In the past, content was produced primarily via text. Though additional elements have been added, text remains vital to multimedia applications. This is because text is still an effective way to communicate. In multimedia, text is used as headlines, subtitles, and captions. In addition to supplying content, text is used to give directions and communicate information, text-based menus and buttons help guide users through the multimedia application, and electronic books, magazines, and reference materials still rely on text to inform and educate. Text doesn't have to be boring. Emphasis can be added by varying the font style, size, or color. Special effects and drop shadows that give the feeling of three dimensions can be added using tools like Microsoft WordArt. In fact, three dimensional, animated text can also be created using modeling and animation programs. There really are no limits because text can be treated like any other graphic element. Text can also serve as a link that allows the user to expand the existing text and learn more about a topic. Hypertext is text that allows you nonlinear access to information. In other words, hypertext links automatically transport you to related information without requiring you to get to that information by following a set path. These links are similar to a cross-reference. By clicking on a hot word or link, you have access to information on the topics you are most interested in exploring. Hypertext gives you immediate access to an entire macrocosm of related and connected information. Once you have used hypertext and had a wealth of information at your fingertips, reverting back to linear text can be quite dull. Therefore, in addition to standard text, hypertext also plays a significant role in multimedia applications.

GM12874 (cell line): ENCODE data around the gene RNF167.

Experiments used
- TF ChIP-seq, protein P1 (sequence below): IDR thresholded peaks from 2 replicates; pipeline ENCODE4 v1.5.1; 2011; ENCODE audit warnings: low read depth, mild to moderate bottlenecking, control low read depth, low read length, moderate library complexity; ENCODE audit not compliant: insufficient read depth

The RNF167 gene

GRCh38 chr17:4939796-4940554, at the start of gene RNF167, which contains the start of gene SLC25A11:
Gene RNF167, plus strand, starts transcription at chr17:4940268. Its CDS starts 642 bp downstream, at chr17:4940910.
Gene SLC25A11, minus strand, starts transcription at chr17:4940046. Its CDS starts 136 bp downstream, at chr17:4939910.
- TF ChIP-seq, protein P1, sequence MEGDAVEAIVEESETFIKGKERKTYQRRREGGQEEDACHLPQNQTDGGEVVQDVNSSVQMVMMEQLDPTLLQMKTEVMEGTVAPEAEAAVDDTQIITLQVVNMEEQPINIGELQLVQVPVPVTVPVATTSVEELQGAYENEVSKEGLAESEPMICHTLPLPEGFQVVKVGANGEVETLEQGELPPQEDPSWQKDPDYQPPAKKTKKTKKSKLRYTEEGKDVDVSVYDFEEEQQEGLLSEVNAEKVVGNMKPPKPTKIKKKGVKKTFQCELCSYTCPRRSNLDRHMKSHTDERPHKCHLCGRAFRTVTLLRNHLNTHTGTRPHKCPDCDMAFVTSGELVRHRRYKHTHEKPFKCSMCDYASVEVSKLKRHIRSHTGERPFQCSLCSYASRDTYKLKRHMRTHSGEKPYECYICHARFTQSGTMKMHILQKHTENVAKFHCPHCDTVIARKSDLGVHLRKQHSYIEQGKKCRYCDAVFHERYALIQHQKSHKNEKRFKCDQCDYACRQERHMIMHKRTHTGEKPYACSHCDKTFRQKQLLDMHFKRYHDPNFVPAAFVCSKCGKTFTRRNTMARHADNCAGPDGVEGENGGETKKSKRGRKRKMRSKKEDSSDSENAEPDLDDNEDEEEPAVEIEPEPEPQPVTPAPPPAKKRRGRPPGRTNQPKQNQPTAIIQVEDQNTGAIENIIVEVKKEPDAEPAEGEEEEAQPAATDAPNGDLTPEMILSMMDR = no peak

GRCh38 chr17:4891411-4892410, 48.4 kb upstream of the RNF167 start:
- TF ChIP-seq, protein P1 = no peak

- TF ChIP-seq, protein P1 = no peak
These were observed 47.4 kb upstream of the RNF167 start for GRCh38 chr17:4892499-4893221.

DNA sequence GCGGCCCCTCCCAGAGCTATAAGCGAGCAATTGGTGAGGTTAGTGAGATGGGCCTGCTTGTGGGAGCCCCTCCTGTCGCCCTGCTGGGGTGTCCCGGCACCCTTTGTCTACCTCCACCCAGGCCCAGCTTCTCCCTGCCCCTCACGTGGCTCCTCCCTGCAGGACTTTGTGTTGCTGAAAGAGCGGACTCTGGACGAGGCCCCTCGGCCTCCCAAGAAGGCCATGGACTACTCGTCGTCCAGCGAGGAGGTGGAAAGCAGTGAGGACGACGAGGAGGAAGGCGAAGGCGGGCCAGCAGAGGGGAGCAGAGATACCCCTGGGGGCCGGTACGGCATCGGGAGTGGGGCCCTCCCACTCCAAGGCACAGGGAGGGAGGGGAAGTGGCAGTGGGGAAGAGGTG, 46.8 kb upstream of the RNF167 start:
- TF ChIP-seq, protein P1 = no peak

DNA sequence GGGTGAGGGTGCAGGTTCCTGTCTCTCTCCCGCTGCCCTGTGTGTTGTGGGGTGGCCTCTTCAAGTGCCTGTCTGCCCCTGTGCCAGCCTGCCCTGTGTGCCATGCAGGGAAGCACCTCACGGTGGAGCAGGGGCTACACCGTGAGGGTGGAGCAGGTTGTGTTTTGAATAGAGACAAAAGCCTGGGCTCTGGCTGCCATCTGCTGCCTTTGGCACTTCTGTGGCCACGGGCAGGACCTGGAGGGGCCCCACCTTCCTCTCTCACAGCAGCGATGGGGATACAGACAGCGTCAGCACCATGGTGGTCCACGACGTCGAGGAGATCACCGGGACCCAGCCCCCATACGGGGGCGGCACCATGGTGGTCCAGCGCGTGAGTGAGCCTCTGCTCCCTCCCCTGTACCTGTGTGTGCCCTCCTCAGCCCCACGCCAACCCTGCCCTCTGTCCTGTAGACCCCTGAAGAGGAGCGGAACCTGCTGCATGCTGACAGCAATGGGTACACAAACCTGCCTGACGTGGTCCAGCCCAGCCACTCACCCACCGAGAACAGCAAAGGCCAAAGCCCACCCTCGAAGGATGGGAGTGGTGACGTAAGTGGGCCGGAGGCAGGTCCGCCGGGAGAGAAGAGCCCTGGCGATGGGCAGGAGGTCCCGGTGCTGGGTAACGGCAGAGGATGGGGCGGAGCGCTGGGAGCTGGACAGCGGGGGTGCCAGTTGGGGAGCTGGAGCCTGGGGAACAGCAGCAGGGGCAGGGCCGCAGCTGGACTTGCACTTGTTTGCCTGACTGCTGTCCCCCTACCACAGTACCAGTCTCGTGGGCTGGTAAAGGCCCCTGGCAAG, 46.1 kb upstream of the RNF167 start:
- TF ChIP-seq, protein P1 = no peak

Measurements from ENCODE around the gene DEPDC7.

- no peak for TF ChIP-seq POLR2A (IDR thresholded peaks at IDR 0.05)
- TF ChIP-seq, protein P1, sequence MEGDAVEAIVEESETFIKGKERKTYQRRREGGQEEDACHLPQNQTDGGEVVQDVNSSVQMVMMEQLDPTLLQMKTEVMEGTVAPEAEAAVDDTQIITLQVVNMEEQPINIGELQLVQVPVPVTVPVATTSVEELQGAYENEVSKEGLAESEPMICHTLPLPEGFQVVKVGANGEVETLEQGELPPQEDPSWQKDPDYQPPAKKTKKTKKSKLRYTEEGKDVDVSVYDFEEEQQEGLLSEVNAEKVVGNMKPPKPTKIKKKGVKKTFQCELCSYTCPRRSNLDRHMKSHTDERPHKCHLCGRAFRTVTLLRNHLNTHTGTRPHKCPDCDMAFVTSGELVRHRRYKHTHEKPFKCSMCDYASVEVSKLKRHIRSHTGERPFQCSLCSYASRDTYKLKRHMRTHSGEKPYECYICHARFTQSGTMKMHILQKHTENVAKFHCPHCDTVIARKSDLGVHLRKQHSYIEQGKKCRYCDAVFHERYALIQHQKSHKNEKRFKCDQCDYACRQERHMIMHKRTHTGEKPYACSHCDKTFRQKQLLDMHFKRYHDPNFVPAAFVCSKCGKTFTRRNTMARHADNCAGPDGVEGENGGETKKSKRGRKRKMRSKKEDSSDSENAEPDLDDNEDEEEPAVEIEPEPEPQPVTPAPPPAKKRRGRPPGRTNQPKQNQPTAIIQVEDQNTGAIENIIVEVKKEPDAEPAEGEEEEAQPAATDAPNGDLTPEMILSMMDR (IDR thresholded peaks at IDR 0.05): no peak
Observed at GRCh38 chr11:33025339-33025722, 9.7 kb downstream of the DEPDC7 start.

Designing With Text When designing with text, there are several key terms with which you should be familiar. First, you should be aware that there are different types of fonts. TrueType fonts are fairly consistent from computer screen to computer screen and from printer to printer. TrueType fonts come with the application software. Print fonts are fonts that are specific to the printer or printers connected to the compute Because the type of printer connected to computers significantly differs, print fonts may not be available from one computer to another. Screen fonts depend on the monitor and may not appear the same from one computer to another. Other terms you should be familiar with are serif and sans serif. Serif for have feet or tails. Sans serif fonts do not have feet Because our eyes have become accustomed to reading serif fonts and using the little feet to track, you should use serif fonts for larger bodies of texts. Sans serif fonts should be used for headings, titles, and callouts because they are more likely to draw attention. Because much of our text in multimedia applications is quite short, sans serif fonts are used quite extensively in multimedia applications. The last two terms have to do with spacing. Kerning is the term used to identify the amount of space between characters. Leading is the amount of space between lines of text. Kerning and leading are dependent upon the font size the use of the text, and both are important in making text readable.
Text Guidelines From a design perspective, when you use text in multimedia applications, keep the following guidelines in mind:
- Convert text to bitmapped graphics to ensure that the fonts you wish to appear in the project will look the same on the user's monitor
- Align headings and bodies of text at the left to make it easier for readers to follow.
- Use text colors that provide a strong contrast against the background.
- Use serif fonts for large bodies of text and sans serif fonts for titles, headings, and callouts.
- Keep blocks of text shorter than 60 characters.
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